I’ll probably disconnect and pack my computers tonight so I can remove all the cabling and seal up the holes I’d cut through my walk-in closet’s walls to route them.


Sunday, April 14th, 2002

Seems that each day, my Hotmail account is increasingly useless. I think the signal-to-noise ratio is falling below 1:10—less than one useful E-mail message for ten pieces of spam. In related news, I received my first piece of spam to one of my vtluu.net E-mail addresses this week; specifically the one I use for eBay transactions.

I think I may start using temporary mail addresses for dealing with eBay and the like… As for my Hotmail account, I’ll probably stop using it entirely. A few weeks ago, they started imposing a 2MB limit for free accounts, whereupon exceeding that amount of messages in one’s mailbox would cause one’s account to stop receiving mail messages. I verified this was an easy way to screw over any Hotmail member of your choosing, simply by sending them enough mail to fill their mailboxes.

Beyond WIMP

Wednesday, April 10th, 2002

There’s a great article in this month’s issue of Scientific American about augmented reality, possibly the next “big thing” in computer graphics and user interfaces.

The reason that article gets me excited is that it signals a departure from and beyond today’s main user interface paradigm, WIMP (Window, Icon, Menu, Pointing device). Every windowing system used today (as far as I know) is a variation on WIMP: all incarnations of Windows, Xfree86, even MacOS X’s shiny new user interface. Despite the cute and “kewl” little features in the latest UIs I can’t help but feel a bit bored with them all. WIMP is tired. WIMP is old news.

Augmented reality, on the other hand, is all-new. Basically the idea is to overlay user interface and informational elements over real-world percepts—typically visual. For example, you could wear a headset, walk along, look at a movie theater and when you hold your gaze on it, the computer would automatically display what movies are playing there, show times, and a user interface to purchase tickets—all overlaid “on top of” into your visual field so you wouldn’t need to look at a screen or display. In another example you could choose a nearby destination and the computer could present a path to get there as a visible “trail” you could follow. And so on…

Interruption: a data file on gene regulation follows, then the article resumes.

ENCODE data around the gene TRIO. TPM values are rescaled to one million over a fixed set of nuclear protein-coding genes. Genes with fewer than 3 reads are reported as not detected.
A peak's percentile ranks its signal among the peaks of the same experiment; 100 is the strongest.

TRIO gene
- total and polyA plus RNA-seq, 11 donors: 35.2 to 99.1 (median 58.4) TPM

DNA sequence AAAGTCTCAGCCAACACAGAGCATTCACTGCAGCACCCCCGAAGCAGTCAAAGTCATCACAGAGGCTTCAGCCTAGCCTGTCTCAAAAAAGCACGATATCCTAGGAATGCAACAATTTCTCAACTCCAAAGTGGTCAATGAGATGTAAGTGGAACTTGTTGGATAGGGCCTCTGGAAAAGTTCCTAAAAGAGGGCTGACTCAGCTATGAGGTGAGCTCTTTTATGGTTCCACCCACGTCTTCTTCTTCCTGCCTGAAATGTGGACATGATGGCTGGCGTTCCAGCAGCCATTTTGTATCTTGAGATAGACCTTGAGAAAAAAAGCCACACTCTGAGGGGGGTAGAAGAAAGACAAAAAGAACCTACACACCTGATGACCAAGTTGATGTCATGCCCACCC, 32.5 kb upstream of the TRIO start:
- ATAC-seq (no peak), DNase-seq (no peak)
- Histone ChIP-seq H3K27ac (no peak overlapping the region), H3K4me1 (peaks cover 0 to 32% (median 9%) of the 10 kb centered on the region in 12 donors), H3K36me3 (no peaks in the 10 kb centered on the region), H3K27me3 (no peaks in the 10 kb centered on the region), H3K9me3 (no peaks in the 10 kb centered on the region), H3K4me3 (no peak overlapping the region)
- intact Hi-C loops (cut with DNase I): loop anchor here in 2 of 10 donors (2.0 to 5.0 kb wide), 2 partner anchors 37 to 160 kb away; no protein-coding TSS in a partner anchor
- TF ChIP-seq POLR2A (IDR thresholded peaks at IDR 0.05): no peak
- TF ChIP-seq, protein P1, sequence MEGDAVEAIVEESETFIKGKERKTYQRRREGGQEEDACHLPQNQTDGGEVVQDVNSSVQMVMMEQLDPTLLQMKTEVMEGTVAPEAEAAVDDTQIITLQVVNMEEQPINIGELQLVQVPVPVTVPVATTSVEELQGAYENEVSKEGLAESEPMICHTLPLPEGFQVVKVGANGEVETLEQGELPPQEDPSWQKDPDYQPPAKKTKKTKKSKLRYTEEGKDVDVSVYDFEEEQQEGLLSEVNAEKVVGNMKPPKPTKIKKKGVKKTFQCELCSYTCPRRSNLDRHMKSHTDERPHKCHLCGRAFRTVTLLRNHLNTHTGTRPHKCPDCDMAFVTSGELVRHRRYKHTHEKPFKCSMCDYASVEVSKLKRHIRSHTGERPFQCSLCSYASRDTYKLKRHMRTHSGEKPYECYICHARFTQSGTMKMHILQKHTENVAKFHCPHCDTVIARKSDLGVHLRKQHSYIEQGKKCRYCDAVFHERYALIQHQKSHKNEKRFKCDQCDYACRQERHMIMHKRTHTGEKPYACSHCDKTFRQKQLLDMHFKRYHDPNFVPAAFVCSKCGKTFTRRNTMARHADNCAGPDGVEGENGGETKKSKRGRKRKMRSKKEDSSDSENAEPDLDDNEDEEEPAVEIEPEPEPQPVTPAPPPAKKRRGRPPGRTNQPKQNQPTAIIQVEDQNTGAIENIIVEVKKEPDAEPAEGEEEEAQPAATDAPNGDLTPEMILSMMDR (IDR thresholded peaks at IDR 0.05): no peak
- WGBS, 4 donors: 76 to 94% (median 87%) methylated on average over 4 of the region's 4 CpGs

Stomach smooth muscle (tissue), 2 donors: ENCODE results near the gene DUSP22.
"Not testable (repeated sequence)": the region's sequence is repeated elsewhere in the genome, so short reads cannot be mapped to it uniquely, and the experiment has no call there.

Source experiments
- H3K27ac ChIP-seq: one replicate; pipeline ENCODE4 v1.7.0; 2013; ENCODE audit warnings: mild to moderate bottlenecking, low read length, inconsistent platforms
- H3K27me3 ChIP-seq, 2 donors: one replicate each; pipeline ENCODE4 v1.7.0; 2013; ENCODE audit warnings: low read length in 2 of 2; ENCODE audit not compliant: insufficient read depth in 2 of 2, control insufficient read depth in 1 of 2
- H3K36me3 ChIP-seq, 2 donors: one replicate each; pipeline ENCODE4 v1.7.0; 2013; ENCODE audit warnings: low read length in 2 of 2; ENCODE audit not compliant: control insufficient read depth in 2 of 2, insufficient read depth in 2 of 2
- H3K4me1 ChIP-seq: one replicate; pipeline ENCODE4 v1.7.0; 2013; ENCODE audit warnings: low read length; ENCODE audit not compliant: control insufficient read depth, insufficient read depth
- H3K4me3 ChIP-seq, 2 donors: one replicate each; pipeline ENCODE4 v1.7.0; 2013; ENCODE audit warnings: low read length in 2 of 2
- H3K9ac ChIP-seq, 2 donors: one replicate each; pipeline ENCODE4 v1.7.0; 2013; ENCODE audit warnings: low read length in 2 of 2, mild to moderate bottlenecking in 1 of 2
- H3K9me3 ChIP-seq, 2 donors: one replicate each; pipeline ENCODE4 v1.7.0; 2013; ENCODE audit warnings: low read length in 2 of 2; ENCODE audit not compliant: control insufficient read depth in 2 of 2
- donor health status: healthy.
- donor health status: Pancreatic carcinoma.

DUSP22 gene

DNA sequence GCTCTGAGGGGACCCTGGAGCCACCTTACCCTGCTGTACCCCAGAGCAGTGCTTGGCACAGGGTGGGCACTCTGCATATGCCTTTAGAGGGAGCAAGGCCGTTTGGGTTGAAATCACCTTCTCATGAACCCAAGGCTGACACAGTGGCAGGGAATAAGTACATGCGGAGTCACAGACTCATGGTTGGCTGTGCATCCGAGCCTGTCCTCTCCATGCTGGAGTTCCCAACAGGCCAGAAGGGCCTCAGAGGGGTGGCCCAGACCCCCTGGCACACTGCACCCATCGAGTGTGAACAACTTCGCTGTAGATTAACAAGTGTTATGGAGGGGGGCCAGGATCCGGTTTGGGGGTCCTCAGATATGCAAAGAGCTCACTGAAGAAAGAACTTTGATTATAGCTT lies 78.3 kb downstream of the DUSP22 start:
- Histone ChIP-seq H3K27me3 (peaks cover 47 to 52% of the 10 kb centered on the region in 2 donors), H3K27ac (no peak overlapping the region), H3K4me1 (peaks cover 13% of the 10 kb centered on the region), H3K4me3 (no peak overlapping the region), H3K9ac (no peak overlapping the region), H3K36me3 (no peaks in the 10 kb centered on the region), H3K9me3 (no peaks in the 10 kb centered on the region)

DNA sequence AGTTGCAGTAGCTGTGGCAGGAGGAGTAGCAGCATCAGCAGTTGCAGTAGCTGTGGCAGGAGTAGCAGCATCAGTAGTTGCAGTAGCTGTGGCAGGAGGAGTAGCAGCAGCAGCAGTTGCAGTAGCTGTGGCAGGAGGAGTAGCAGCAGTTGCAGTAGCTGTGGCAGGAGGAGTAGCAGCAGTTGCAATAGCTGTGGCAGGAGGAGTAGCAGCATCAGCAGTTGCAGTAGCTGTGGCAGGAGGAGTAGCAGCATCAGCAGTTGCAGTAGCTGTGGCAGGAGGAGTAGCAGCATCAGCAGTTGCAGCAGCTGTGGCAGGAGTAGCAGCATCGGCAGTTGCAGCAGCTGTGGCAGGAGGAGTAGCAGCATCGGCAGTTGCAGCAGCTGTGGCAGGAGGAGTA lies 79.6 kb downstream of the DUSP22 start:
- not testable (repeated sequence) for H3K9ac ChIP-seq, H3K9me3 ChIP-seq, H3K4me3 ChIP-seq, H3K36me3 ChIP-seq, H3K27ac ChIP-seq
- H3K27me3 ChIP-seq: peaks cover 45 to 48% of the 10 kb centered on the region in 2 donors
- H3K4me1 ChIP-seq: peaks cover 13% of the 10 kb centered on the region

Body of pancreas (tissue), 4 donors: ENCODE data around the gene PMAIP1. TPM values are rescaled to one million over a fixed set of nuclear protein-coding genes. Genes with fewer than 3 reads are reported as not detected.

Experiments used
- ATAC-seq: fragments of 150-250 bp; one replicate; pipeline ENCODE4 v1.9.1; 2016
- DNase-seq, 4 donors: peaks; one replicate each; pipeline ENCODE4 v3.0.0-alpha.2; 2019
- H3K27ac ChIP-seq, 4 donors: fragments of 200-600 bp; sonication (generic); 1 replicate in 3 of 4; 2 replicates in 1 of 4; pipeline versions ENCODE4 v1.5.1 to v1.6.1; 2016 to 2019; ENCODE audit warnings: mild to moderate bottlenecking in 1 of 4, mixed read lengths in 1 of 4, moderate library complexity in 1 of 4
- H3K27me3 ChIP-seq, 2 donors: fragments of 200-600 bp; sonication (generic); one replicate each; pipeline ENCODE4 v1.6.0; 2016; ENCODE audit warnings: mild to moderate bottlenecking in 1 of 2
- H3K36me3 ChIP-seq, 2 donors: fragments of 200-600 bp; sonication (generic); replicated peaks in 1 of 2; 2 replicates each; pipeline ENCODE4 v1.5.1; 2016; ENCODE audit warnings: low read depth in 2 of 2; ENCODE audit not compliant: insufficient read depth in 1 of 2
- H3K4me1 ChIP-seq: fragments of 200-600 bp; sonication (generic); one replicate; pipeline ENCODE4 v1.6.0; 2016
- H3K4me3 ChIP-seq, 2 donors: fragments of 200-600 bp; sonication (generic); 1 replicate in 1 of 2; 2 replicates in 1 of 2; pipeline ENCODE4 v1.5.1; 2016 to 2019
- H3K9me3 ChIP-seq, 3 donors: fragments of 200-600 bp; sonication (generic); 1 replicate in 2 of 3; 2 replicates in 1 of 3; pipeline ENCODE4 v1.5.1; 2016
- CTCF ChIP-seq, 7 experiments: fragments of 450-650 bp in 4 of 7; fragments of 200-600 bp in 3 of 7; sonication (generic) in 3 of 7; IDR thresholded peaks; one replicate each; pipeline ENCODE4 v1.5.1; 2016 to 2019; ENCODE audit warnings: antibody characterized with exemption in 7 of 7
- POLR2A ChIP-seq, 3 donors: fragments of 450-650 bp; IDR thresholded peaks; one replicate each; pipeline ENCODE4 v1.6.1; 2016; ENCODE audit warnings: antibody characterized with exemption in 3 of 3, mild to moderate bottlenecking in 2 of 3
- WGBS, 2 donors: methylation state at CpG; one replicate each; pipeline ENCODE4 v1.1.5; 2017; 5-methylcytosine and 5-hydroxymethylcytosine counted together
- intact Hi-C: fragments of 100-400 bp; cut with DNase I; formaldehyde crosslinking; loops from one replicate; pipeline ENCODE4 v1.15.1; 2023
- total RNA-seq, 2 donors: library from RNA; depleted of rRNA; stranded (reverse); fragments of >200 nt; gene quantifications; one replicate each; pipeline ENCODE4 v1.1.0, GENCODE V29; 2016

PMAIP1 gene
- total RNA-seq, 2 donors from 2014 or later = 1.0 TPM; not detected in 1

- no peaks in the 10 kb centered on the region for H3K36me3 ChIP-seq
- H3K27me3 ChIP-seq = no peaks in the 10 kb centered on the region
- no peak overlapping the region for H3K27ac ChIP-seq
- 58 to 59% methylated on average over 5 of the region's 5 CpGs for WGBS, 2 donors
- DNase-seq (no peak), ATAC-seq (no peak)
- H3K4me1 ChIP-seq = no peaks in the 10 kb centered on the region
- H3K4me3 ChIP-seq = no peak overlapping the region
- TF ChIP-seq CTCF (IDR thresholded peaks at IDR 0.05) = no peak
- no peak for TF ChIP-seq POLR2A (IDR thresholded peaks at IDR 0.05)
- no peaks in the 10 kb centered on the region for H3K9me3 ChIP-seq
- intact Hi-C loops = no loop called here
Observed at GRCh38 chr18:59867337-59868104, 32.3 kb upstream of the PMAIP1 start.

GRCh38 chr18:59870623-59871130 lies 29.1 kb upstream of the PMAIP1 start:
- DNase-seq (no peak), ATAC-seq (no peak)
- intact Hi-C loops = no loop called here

Devil in the details

Wednesday, April 10th, 2002

Been spending altogether more time than I’d like to on the phone and otherwise indisposed, dealing with all the little details that go with moving:

  • Hiring movers.
  • Giving away some unused stuff I have lying around the apartment so I don’t have to move it.
  • Getting electricity hooked up, or rather, billed; it’s always hooked up—I just have to start paying for it once I move in.
  • Hooking up cable TV. I wish I could get DirectTV or DishNetwork satellite access but the only satellite that might be visible from my patio is one of DishNetwork’s; however that satellite is barely 15 degrees over the horizon so it’s most likely occluded by buildings, trees, tall people walking by… not to mention a lot of atmosphere.
  • Connecting phone service; I get a new phone number, so no more telemarketing calls… for a few weeks, anyway.
  • Ordering high-speed Internet service. This time my only choice is DSL, which has both its pluses and minuses relative to cable modem… The thought of getting my multi-segment LAN, broadband router, IPsec, and PPPoE all working together worries me, though.

Goodbye hovel

Thursday, April 4th, 2002

I decided that (1) I wouldn’t be satisfied with any home I can currently afford to buy here, (2) things are too liable to change within the next few years for me to commit to buying a home. But I really couldn’t stand my current apartment any longer, so it was high time to find a new place. And these days, apartments are relatively abundant and relatively cheap (“cheap” meaning down to the same levels as three years ago)… except for my current place, where they’ve been jacking up the rent to the point where my decidedly modest 1-bedroom pad now costs more than the same place at many luxury apartment communities.

Long story short, in less than four weeks I’m moving to the Avalon at River Oaks complex, into a newer, bigger and generally more luxurious crib (I’ve been watching too much MTV).